Performance Review

2177 Words Jul 14th, 2018 9 Pages
Performance Review

The 1995 release of the film ‘Clueless’, based on Jane Austen’s ‘Emma’, saw a new trend emerge in Hollywood. By adapting classic literary texts into modern day ‘Teen Dramas’, the film industry and those working in education may argue that such films allow youngsters an insight into plays and novels written hundreds of years ago. In effect, the work of Shakespeare and others is made accessible to the young, and in a world where reading is now perhaps considered secondary, many may well relish the fact that classic stories are still being presented and enjoyed in this ever evolving and advancing society. As Lynda E. Boose and Richard Burt argue: “…this shift to a cultural
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The widespread popularity of ‘Music of Black Origin’ has perhaps made many white youngsters become impressed by, and even in awe of ‘black’ attitudes. Not only does Odin’s talent for sport excite the pupils, but also, nearly every character appears to desire his race. This point is mainly presented through the film’s soundtrack. Rap and Hip-Hop is played non-diagetically all the way through the film. In using music in this way, director Tim Blake Nelson is foregrounding the thoughts and feelings of the black protagonist and giving the audience access to his psyche only through a black music medium. Like the characters in this film, a white audience may feel alienated by the music while at the same time, craving the access to Hip-Hop lifestyle and language afforded to Odin by birth. Throughout the film, the lyrics of these artists reiterate the point that being black is something to be proud of, even envied. An example of this is found in the scene where Odin and Desi are talking in her dormitory, as they speak we hear a song by an artist called ‘Black Star’ who repeatedly raps the line: “Black people unite and let’s all get down.”[6] By reversing the attitude towards black people, we can see the director has brought the story into the modern day.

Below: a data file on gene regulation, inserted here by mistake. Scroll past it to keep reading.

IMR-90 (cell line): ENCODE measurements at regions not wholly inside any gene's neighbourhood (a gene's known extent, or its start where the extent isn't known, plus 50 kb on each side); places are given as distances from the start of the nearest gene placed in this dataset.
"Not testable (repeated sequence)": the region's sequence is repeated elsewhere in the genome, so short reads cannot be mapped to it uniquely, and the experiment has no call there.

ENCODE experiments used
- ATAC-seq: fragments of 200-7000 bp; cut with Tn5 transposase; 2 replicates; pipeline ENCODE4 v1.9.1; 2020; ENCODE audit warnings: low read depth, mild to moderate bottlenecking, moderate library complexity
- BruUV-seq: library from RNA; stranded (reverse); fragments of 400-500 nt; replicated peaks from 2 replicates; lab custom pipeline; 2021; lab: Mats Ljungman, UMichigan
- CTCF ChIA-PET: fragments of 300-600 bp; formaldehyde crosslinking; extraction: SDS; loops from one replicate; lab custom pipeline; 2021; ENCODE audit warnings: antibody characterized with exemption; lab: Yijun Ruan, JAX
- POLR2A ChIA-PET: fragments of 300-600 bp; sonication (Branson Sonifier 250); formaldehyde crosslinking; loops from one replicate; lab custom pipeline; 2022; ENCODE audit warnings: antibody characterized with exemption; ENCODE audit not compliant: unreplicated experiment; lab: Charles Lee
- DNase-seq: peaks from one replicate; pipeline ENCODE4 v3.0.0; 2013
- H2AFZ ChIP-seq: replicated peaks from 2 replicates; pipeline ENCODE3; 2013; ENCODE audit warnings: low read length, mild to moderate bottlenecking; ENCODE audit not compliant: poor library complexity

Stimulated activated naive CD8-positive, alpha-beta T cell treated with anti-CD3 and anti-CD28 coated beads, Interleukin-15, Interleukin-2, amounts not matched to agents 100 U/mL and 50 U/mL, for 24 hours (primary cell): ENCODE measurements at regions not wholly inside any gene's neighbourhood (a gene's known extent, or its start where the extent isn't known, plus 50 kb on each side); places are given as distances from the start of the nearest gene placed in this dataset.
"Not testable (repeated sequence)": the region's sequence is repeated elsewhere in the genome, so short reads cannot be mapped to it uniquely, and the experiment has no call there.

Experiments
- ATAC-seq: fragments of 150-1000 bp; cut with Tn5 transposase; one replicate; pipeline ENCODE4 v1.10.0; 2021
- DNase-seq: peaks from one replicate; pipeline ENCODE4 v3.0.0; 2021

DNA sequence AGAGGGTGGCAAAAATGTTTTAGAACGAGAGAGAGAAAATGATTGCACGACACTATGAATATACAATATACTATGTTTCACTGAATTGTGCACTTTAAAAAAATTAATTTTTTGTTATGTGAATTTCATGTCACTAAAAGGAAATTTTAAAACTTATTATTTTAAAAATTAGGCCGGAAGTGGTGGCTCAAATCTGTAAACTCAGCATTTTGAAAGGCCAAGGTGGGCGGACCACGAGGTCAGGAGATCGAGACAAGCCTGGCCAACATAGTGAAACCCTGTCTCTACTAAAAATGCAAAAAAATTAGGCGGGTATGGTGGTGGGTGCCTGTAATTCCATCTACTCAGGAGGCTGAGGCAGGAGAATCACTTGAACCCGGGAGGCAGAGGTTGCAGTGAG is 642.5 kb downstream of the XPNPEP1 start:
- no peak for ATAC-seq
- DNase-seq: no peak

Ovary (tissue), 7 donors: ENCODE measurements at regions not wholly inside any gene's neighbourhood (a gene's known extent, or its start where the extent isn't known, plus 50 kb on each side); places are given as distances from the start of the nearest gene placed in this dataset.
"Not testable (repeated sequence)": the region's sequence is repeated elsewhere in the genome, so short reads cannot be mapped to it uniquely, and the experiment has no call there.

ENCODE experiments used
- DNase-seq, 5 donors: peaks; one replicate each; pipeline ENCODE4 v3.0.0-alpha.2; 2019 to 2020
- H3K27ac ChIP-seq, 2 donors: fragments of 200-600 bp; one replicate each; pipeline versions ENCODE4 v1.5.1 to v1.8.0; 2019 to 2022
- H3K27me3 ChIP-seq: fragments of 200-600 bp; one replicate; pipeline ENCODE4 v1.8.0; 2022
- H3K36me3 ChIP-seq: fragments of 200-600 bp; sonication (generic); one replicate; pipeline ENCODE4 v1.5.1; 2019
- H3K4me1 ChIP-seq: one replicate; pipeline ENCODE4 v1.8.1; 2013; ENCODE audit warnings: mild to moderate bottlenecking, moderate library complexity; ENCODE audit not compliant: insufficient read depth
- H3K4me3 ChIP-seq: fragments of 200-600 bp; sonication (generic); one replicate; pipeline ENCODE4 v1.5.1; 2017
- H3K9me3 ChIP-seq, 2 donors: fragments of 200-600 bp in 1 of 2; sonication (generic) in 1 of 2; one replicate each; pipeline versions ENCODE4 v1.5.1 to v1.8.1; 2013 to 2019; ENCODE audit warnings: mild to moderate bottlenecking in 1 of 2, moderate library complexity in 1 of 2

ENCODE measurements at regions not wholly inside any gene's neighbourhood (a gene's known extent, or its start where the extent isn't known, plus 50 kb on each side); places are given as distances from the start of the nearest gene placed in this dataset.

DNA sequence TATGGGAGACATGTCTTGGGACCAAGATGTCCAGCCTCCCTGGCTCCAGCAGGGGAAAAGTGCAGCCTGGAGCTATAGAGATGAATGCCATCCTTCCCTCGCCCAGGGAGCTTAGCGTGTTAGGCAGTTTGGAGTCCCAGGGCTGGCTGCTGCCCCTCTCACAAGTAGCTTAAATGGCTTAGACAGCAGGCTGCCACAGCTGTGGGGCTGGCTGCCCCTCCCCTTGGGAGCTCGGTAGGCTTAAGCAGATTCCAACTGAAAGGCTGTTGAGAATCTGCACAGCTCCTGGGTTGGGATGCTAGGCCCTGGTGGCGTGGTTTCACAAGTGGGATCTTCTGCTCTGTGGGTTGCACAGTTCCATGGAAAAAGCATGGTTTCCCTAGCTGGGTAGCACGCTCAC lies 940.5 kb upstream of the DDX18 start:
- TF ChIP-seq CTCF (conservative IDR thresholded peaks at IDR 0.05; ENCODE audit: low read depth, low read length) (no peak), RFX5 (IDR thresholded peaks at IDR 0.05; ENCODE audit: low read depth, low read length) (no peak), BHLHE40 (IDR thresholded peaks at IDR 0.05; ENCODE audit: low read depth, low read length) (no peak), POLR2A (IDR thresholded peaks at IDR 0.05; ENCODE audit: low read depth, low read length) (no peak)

The point of ‘blackness’ being envied is portrayed throughout the course of the
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